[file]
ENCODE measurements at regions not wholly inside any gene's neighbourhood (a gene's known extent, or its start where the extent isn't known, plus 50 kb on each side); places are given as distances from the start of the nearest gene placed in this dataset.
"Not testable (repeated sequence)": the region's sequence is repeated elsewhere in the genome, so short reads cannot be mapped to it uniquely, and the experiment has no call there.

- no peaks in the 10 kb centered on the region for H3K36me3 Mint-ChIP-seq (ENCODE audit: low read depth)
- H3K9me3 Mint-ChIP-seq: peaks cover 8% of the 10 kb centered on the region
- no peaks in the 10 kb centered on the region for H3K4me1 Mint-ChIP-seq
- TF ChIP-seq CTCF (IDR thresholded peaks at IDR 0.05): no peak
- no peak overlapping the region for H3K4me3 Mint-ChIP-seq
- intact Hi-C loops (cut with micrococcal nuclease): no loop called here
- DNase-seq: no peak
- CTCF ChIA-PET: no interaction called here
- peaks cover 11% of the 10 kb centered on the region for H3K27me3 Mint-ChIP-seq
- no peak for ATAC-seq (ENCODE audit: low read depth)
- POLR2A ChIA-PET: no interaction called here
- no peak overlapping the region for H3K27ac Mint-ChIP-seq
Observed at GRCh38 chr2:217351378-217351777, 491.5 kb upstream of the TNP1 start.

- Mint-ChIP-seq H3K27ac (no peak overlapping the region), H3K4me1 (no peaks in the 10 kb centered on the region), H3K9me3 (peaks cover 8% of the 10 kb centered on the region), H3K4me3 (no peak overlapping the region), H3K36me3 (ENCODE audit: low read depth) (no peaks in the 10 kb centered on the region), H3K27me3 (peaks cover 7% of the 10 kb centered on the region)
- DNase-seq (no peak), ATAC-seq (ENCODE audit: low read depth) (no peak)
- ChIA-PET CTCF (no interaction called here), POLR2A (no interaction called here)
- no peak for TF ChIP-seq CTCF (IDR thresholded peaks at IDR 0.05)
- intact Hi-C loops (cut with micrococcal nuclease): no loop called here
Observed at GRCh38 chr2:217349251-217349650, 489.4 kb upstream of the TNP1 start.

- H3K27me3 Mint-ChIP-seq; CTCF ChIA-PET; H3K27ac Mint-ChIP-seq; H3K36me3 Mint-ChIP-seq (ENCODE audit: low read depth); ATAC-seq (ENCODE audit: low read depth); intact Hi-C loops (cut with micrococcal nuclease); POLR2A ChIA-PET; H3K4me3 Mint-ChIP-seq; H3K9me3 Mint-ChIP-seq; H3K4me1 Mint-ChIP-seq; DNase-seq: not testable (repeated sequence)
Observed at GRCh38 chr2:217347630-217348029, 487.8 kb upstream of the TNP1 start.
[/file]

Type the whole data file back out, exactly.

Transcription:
ENCODE measurements at regions not wholly inside any gene's neighbourhood (a gene's known extent, or its start where the extent isn't known, plus 50 kb on each side); places are given as distances from the start of the nearest gene placed in this dataset.
"Not testable (repeated sequence)": the region's sequence is repeated elsewhere in the genome, so short reads cannot be mapped to it uniquely, and the experiment has no call there.

- no peaks in the 10 kb centered on the region for H3K36me3 Mint-ChIP-seq (ENCODE audit: low read depth)
- H3K9me3 Mint-ChIP-seq: peaks cover 8% of the 10 kb centered on the region
- no peaks in the 10 kb centered on the region for H3K4me1 Mint-ChIP-seq
- TF ChIP-seq CTCF (IDR thresholded peaks at IDR 0.05): no peak
- no peak overlapping the region for H3K4me3 Mint-ChIP-seq
- intact Hi-C loops (cut with micrococcal nuclease): no loop called here
- DNase-seq: no peak
- CTCF ChIA-PET: no interaction called here
- peaks cover 11% of the 10 kb centered on the region for H3K27me3 Mint-ChIP-seq
- no peak for ATAC-seq (ENCODE audit: low read depth)
- POLR2A ChIA-PET: no interaction called here
- no peak overlapping the region for H3K27ac Mint-ChIP-seq
Observed at GRCh38 chr2:217351378-217351777, 491.5 kb upstream of the TNP1 start.

- Mint-ChIP-seq H3K27ac (no peak overlapping the region), H3K4me1 (no peaks in the 10 kb centered on the region), H3K9me3 (peaks cover 8% of the 10 kb centered on the region), H3K4me3 (no peak overlapping the region), H3K36me3 (ENCODE audit: low read depth) (no peaks in the 10 kb centered on the region), H3K27me3 (peaks cover 7% of the 10 kb centered on the region)
- DNase-seq (no peak), ATAC-seq (ENCODE audit: low read depth) (no peak)
- ChIA-PET CTCF (no interaction called here), POLR2A (no interaction called here)
- no peak for TF ChIP-seq CTCF (IDR thresholded peaks at IDR 0.05)
- intact Hi-C loops (cut with micrococcal nuclease): no loop called here
Observed at GRCh38 chr2:217349251-217349650, 489.4 kb upstream of the TNP1 start.

- H3K27me3 Mint-ChIP-seq; CTCF ChIA-PET; H3K27ac Mint-ChIP-seq; H3K36me3 Mint-ChIP-seq (ENCODE audit: low read depth); ATAC-seq (ENCODE audit: low read depth); intact Hi-C loops (cut with micrococcal nuclease); POLR2A ChIA-PET; H3K4me3 Mint-ChIP-seq; H3K9me3 Mint-ChIP-seq; H3K4me1 Mint-ChIP-seq; DNase-seq: not testable (repeated sequence)
Observed at GRCh38 chr2:217347630-217348029, 487.8 kb upstream of the TNP1 start.